Cover

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Title Page, Copyright, Dedication

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Contents

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p. vii

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Preface

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pp. ix-x

I shudder when I think back to my experiences in high school. Like many other adolescents, I was awkward and insecure, trying to fit in while figuring out who I was and what kind of adult I wanted to be. Even though I grew up in a middle-class suburban community and was sheltered from serious life problems like poverty and violence, ...

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Acknowledgements

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pp. xi-xii

I received a great deal of help with this book. Most important, I want to thank Nicole L. Bracy and Olivia Salcido for their tremendous assistance. While graduate students at the University of Delaware and Arizona State University, respectively, each spent hundreds of hours collecting data through observations and interviews. ...

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Introduction: Too Much Discipline

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pp. 1-12

I wrote this field note about Albert while doing research for a previous book about prosecuting youth in juvenile and criminal courts; his case led me to be curious about school discipline and security. Of course, any child who threatens violence, especially life-threatening violence on such a large scale, should be reprimanded ...

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1 A New Regime

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pp. 13-41

This is the new homeroom security. Public schools today look very different than those of just a generation ago; they have undergone a host of changes over the past fifteen years as concerns about security and safety have permeated American consciousness. These changes have been twofold: first, schools have ratcheted up ...

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2 Protecting Our Children: Discipline Practices at School

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pp. 42-77

This bleak description of schools in East St. Louis, Illinois, a poor area in which most of the residents are African Americans, comes from Jonathan Kozol’s book Savage Inequalities.2 In other passages he describes schools in wealthier areas that have all the supplies they need and are in excellent physical condition. ...

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3 A Blue Line on the Chalkboard: Police Presence in Schools

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pp. 78-116

Biko’s story is told in a report recently published by the New York Civil Liberties Union.1 The report describes the growth in numbers of police officers and school safety agents (who are under the control of the New York City Police Department) in New York City public schools, and tells several stories— like Biko’s ...

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4 Teaching to the Rules

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pp. 117-158

This conversation between Jade, a black female freshman at Centerville High, and Mr. Wade, a black interventionist, illustrates an important dynamic I observed regularly at each school: that following school rules and reinforcing the school’s authority are themselves the primary achievement of school discipline, ...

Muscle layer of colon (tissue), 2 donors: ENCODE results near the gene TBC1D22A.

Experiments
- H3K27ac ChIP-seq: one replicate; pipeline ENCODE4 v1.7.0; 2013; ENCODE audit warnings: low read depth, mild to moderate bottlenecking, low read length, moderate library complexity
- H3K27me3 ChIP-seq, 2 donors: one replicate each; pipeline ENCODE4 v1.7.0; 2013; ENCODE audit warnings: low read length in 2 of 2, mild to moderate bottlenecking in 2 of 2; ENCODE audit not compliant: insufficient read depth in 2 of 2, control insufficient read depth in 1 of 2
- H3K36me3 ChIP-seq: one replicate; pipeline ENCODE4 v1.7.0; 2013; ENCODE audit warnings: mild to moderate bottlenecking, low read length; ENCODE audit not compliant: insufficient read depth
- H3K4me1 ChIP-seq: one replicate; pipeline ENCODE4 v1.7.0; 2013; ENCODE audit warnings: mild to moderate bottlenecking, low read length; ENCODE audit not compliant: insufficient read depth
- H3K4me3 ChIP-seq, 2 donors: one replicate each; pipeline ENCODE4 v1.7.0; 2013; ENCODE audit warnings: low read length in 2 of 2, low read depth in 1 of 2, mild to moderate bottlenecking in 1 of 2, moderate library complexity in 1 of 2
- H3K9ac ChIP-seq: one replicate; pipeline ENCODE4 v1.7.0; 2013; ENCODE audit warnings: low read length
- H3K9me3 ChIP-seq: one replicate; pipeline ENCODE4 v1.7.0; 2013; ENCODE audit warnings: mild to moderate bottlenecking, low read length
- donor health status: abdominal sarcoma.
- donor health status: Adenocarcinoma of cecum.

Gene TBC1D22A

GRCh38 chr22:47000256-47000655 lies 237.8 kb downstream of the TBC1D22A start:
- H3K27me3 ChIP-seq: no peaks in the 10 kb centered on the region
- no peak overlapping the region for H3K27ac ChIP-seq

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5 Unequal Discipline

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pp. 159-192

A mountain of prior research demonstrates that youth of color, especially African Americans, are more likely than white youth to be punished in schools, and that working-class and lower-class youth are subject to harsher punishments than middle-class youth. What is less clear is why this is the case, and whether poor ...

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Conclusion: Undoing the Harm

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pp. 193-219

This example of arresting a student for planning (but not actually engaging in) a food fight may seem over the top, but it is consistent with what I have described throughout this book: that schools have overreacted to potential threats so that students are at risk of arrest and harsh school punishment, strategies that do not address ...

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Epilogue

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pp. 220-222

Though I have not had much contact with staff at the southwestern schools, I have been in touch with some of my contacts at the midatlantic schools, Unionville High and Centerville High. In particular, I have spoken several times with the police officer at Centerville High. Recently he described to me how arrests there ...

Appendix: Research Methods and Analysis

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pp. 223-234

Notes

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pp. 235-256

Index

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pp. 257-260

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About the Author

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p. 261

Aaron Kupchik is Associate Professor in the Department of Sociology and Criminal Justice at the University of Delaware, and author of Judging Juveniles: Prosecuting Adolescents in Adult and Juvenile Courts, ...